My mother, who raised four boys while her husband worked long hours, found some relief from her everyday parenting duties during the summers. One summer, in the mid-60s, an opportunity arose when a friend of hers was traveling to Wisconsin by train from Baltimore. She placed my brother, Bruce, and me – ages 7 and 10 respectively, on that same train in Baltimore, sending us across the country to Montana for a month-long visit with our grandparents. My brother and I were excited to go on a train for this long journey which required several days. However, I do not recall my mother’s friend being around much during the train ride to Chicago. She may have been in an adjacent car or somewhere nearby. After arriving at the Chicago train station (one of the largest in the world) with the train stopping every two hours all night long, I remember asking the conductor “where the Great Northern to Seattle was.” He pointed me down to the end of the platform, so my brother and I proceeded ahead.
(Dr. Bruce Anderson and Dr. Stephen Anderson)
My mother’s friend eventually departed at the Wisconsin La Crosse Station, and we continued to Montana on our own. I consider us to have been “free-range” kids in those days. We wandered about the train to the dining car and enjoyed going up to ride in the “dome cars” where there were beautiful views of the Minnesota wilderness and North Dakota and Montana prairies. The train stopped frequently on its journey westward at every small town. Usually, these stops were brief, and as we neared Montana my brother and I had to be more alert. The term “whistle stop” had a real meaning. The train would stop in the smaller towns, blow the whistle and you had less than 10 minutes to get off the train with your baggage, otherwise, the train would continue to move on. As we were two children ages 7 and 10 with no cellphone communication, the idea of being stuck on a train all the way to Seattle where we knew no one had left me on high alert.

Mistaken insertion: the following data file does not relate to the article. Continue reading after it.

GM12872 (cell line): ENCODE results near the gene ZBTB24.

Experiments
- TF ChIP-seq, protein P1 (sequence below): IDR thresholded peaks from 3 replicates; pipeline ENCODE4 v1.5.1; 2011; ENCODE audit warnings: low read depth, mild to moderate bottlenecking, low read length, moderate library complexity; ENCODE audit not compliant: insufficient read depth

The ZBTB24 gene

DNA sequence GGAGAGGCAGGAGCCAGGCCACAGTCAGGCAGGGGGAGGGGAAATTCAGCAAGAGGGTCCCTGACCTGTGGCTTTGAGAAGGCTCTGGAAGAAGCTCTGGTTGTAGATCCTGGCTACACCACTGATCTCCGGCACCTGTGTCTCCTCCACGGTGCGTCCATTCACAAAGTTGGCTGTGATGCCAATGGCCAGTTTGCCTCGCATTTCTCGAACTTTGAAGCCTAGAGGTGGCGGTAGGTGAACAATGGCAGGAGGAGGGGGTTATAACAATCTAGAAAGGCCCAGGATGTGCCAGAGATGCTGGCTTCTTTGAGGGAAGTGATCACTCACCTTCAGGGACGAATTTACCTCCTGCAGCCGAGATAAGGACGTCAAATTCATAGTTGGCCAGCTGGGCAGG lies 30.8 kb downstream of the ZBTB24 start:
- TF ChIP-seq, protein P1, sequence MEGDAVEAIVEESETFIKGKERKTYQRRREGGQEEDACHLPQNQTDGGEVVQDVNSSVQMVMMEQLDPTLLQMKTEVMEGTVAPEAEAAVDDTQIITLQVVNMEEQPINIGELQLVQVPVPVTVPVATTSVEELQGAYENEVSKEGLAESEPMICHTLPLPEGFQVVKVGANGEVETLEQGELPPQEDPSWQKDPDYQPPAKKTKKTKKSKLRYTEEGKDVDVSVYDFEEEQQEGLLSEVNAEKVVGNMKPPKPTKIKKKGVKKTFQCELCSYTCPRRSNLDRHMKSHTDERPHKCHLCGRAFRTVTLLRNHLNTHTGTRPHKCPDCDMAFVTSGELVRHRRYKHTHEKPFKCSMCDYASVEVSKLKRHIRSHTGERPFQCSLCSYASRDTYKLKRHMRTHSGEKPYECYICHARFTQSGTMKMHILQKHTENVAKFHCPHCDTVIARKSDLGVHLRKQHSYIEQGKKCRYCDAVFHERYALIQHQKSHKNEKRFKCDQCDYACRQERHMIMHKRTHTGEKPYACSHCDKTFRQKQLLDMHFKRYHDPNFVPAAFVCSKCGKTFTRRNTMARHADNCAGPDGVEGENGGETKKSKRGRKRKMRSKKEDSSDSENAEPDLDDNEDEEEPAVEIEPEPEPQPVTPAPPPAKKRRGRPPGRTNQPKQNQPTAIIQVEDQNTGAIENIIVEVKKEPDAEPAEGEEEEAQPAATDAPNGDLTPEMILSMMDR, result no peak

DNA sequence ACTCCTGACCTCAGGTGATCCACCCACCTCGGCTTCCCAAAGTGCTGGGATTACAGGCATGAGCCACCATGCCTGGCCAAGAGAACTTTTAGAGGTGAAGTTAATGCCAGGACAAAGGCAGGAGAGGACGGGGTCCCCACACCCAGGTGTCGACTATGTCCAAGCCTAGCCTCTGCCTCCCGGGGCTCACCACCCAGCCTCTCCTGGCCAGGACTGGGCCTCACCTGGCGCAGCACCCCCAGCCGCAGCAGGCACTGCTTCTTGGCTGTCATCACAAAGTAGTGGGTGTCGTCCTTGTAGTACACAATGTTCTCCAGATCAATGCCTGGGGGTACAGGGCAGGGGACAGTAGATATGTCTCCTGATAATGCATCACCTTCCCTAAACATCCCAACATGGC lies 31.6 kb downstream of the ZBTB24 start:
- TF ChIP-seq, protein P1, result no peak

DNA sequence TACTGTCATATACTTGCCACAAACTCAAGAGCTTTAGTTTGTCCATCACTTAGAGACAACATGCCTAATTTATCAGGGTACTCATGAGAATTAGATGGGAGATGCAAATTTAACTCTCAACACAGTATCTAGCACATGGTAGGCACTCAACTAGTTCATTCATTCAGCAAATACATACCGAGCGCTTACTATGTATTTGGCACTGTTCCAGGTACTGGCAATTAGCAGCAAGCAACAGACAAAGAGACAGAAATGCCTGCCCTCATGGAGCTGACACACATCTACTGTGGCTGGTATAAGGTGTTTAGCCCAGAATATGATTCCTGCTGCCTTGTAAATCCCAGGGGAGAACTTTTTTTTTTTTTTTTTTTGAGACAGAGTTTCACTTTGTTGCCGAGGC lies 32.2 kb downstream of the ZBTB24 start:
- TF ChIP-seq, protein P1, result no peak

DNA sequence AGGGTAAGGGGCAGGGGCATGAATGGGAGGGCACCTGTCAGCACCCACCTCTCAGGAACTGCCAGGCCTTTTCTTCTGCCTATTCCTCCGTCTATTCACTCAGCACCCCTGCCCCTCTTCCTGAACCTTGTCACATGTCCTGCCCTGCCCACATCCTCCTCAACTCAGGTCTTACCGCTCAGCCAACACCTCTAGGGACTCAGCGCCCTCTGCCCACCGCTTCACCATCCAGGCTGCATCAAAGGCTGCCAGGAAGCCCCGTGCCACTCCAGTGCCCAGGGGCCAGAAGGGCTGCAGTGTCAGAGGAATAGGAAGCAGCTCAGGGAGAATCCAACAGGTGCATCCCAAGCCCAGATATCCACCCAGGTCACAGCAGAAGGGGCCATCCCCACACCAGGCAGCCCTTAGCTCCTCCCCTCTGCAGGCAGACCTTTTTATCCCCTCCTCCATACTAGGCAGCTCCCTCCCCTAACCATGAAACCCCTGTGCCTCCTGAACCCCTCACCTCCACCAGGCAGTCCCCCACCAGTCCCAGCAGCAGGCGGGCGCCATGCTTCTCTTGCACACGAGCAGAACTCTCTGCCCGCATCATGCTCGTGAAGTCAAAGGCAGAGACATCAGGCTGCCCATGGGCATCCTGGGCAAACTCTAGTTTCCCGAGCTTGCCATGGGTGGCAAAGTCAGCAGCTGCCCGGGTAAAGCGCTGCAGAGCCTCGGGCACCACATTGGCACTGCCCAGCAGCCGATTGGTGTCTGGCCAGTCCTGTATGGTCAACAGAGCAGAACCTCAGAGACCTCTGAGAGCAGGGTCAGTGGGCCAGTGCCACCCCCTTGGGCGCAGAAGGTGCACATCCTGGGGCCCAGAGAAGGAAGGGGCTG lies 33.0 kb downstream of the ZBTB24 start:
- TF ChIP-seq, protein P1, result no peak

Our stop was in Havre, Montana in the northeast part of the state. Hopefully my grandparents would be waiting for our arrival. I was riding in the dome car as we passed through Bismark, North Dakota and realized that perhaps the next stop might be Havre. I went back down to find my brother asleep. I woke him just in time as we pulled into the Havre train station, and we grabbed our bags. As I got off the train, I looked up and was relieved to see my grandparents, the only two people waiting at the station, as very few people got off in Havre. I have no recollection of any conductor or anyone else watching over us during the latter part of this trip. The current generation of parents would probably find the prospect of putting two children on a two-day train trip across the country somewhat horrifying, as life today is very different.
My grandfather grew up in Albert Lea, Minnesota, the son of Norwegian immigrants and farmers. He lost his eye to a buggy whip when he was 18 years old, preventing him from being able to serve in World War I. His brother enlisted and was eventually killed in the trenches of France, so perhaps I am grateful for this injury or my grandfather may have met with a similar fate. Despite this injury, he decided in the early 1920s to move west to Montana and served a brief stent as a cowboy. He attempted homesteading in eastern Montana, but unlike his cousins, his homestead failed as there was too little water in eastern Montana. With the invention of the automobile and its widespread arrival to the general public, he was offered the only Chevrolet dealership at the time in Harlem (Blaine County), Montana. The rest of his career was spent working at this local car dealership and repair shop in this small town of Harlem.